ANCHORAGE - The Denali gas pipeline project proposes to build the largest gas treatment plant in the world on Alaska's North Slope, according to a report sumitted to state legislators.
The 22-page report submitted Thursday says the construction would require the largest sealift of equipment in state history, according to the Anchorage Daily News.
State officials published an update on the competing plan from TransCanada Corp. earlier this month.
Both Denali and TransCanda plan to publish shipping rates next year when they will try to get North Slope producers to commit their gas to a line.
The state awarded TransCanada, a Canadian gas pipeline company, a license last year to develop the North Slope pipeline. Exxon Mobil Corp., the single biggest holder of gas reserves on the Slope, joined that project in June.
Denali was launched by the other two major gas leaseholders on the Slope, BP PLC and ConocoPhillips.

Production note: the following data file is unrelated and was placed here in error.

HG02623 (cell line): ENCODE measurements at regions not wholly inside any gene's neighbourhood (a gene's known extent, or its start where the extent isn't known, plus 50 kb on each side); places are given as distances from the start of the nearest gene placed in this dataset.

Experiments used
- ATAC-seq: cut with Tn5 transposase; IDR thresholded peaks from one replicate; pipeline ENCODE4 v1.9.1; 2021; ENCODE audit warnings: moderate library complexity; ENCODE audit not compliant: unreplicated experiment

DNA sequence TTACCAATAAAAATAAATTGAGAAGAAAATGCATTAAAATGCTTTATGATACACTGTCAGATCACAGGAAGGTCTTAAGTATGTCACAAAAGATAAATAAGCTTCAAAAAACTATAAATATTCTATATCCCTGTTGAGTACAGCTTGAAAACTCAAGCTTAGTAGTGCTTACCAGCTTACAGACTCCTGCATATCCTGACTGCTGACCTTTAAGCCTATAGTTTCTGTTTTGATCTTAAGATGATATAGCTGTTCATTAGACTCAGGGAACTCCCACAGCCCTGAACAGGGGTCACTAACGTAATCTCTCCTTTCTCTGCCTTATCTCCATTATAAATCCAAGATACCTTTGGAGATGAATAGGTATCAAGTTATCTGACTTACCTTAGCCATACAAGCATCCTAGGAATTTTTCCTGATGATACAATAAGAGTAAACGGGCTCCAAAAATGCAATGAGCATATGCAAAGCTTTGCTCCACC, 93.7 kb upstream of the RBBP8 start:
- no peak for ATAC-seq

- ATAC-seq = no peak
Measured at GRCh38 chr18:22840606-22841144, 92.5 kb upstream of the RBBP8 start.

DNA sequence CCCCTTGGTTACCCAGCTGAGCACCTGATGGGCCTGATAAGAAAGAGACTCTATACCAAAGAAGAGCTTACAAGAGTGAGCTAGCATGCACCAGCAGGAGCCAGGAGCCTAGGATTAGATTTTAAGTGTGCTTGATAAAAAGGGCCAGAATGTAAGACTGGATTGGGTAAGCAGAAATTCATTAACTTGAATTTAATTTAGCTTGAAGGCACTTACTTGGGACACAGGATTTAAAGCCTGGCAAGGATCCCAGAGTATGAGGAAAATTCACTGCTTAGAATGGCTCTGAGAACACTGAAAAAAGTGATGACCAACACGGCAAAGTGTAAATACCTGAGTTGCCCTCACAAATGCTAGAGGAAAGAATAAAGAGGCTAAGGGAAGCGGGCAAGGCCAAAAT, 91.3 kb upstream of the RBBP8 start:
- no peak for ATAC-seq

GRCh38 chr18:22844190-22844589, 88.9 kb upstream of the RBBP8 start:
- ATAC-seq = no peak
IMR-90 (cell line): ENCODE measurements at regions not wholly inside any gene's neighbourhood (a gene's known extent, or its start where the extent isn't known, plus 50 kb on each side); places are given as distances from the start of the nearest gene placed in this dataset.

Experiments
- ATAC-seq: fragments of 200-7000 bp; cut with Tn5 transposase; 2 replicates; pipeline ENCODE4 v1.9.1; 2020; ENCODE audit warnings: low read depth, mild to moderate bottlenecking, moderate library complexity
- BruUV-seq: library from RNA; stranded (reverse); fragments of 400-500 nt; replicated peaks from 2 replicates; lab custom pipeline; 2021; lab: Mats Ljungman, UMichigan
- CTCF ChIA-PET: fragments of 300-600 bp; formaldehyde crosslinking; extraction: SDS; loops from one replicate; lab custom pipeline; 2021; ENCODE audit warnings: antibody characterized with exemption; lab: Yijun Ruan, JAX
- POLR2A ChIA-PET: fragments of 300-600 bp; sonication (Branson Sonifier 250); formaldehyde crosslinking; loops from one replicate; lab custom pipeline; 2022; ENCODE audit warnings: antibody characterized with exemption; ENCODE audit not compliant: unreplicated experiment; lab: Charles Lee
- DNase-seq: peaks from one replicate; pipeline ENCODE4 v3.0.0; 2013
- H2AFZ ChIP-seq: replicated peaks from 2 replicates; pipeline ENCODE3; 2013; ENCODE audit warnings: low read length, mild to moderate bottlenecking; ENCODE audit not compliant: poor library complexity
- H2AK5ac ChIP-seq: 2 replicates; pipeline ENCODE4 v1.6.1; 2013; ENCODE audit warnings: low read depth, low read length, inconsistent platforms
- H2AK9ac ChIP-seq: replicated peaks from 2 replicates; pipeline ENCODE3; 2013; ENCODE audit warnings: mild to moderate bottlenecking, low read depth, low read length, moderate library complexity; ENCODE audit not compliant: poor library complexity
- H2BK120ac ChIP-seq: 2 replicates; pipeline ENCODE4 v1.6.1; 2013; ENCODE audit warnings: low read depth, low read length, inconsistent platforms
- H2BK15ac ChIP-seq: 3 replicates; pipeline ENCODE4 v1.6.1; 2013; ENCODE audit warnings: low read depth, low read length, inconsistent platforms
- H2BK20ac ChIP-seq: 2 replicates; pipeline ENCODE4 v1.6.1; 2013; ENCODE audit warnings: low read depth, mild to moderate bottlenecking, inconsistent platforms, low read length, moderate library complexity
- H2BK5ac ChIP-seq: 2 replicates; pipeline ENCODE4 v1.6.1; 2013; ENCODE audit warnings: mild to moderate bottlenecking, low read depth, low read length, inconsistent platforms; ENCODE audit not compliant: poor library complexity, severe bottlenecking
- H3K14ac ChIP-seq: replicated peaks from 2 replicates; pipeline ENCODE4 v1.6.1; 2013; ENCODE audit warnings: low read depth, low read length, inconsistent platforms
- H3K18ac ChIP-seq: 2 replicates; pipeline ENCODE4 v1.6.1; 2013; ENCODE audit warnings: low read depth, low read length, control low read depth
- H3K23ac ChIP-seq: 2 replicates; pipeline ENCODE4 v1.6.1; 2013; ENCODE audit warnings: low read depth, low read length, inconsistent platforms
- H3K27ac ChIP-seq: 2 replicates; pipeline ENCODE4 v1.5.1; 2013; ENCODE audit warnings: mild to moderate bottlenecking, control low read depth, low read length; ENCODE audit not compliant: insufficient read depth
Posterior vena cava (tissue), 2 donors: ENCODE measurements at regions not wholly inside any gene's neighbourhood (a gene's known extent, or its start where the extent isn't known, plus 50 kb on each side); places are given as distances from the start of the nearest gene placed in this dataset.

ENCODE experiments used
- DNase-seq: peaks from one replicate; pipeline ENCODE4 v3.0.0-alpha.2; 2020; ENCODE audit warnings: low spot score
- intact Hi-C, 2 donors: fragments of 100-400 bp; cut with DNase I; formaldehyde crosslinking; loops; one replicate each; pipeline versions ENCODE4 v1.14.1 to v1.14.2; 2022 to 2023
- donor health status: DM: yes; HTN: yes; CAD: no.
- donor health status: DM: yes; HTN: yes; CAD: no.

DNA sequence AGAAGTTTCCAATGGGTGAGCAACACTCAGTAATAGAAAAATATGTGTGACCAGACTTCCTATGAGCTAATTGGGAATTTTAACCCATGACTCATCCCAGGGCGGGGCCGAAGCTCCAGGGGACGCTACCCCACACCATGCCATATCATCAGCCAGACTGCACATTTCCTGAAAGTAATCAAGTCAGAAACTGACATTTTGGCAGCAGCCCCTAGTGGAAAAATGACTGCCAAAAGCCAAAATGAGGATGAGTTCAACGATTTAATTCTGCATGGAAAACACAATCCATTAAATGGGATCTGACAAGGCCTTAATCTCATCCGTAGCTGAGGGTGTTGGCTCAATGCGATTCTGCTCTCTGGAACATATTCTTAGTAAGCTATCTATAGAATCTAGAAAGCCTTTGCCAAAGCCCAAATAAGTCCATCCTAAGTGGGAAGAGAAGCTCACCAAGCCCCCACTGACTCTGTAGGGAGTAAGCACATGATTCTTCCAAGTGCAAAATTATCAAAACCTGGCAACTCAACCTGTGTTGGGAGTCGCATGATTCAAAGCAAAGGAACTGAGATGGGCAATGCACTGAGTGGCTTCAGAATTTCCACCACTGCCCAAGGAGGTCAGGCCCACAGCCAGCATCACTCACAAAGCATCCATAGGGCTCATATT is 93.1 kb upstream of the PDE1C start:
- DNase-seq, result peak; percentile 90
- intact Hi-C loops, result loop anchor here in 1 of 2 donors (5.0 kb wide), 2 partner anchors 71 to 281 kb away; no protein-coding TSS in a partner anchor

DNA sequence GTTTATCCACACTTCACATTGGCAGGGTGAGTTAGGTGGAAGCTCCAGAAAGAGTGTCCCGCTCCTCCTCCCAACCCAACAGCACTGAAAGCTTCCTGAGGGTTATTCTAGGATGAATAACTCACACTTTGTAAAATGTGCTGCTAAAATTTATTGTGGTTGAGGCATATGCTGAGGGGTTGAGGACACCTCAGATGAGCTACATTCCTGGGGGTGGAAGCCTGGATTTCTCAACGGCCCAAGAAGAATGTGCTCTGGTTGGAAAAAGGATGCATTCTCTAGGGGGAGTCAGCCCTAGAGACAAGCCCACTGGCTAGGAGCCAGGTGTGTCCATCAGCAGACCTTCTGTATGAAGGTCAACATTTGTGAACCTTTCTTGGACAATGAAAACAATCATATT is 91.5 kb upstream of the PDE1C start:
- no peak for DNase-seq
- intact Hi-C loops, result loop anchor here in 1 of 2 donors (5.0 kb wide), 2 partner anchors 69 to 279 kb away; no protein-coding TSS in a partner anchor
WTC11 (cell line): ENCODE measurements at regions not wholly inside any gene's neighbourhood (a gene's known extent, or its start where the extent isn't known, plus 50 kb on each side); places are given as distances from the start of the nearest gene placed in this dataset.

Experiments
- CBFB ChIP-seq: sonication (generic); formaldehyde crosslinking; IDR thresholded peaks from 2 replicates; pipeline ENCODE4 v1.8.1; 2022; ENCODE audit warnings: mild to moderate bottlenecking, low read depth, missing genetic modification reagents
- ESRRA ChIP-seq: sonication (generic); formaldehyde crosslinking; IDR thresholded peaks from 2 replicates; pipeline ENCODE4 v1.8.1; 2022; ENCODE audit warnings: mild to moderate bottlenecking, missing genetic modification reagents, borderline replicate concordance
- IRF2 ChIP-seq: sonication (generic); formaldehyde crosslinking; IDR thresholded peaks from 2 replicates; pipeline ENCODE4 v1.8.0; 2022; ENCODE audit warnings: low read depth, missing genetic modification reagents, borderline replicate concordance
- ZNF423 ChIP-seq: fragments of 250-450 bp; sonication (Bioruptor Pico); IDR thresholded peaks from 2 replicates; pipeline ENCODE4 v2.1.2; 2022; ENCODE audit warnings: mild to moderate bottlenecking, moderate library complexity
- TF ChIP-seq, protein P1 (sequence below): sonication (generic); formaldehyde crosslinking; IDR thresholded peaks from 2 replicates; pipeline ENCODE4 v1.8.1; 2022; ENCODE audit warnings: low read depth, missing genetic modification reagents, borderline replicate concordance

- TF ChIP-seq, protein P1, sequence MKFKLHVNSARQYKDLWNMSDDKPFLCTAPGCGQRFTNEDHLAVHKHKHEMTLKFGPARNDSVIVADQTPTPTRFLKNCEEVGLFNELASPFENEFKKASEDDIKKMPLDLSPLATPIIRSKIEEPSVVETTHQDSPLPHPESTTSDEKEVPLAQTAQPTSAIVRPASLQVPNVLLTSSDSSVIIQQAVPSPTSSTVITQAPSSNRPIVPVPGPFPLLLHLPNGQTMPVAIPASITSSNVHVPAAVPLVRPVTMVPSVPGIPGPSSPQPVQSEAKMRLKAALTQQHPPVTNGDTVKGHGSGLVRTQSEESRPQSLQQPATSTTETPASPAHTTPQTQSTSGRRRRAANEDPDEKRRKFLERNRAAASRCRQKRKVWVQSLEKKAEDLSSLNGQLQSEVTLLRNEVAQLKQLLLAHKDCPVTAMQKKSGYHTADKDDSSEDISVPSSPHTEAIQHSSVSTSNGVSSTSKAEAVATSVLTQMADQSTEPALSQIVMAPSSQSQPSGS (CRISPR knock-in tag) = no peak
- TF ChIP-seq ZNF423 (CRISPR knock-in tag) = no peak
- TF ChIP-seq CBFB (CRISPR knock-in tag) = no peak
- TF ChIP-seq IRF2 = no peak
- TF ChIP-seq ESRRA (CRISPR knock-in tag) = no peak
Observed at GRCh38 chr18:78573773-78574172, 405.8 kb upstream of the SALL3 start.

In Thursday's report, Denali said it has 95 people working on the project. That's roughly the same number at work on TransCanada's project.
In response to speculation about dimming prospects for natural gas in light of shale gas in the Lower 48, Denali said long-term forecasts of future gas prices have not changed much in the past six months.
On the other hand, the Denali report said, the recent volatility of prices and the potential availability of massive amounts of gas in the Lower 48 "highlighted the market risk" of the North Slope project.
The U.S. Energy Information Administration recently issued a report saying that oil and gas resources in the Arctic are difficult, expensive and controversial to develop, and that the globe's "potentially large shale gas resource could significantly defer the future development of Arctic natural gas resources."
In the past year, the key Lower 48 price of natural gas has ranged from $6.84 per million BTUs of energy to $1.88, with the price settling at $3.23 Thursday.
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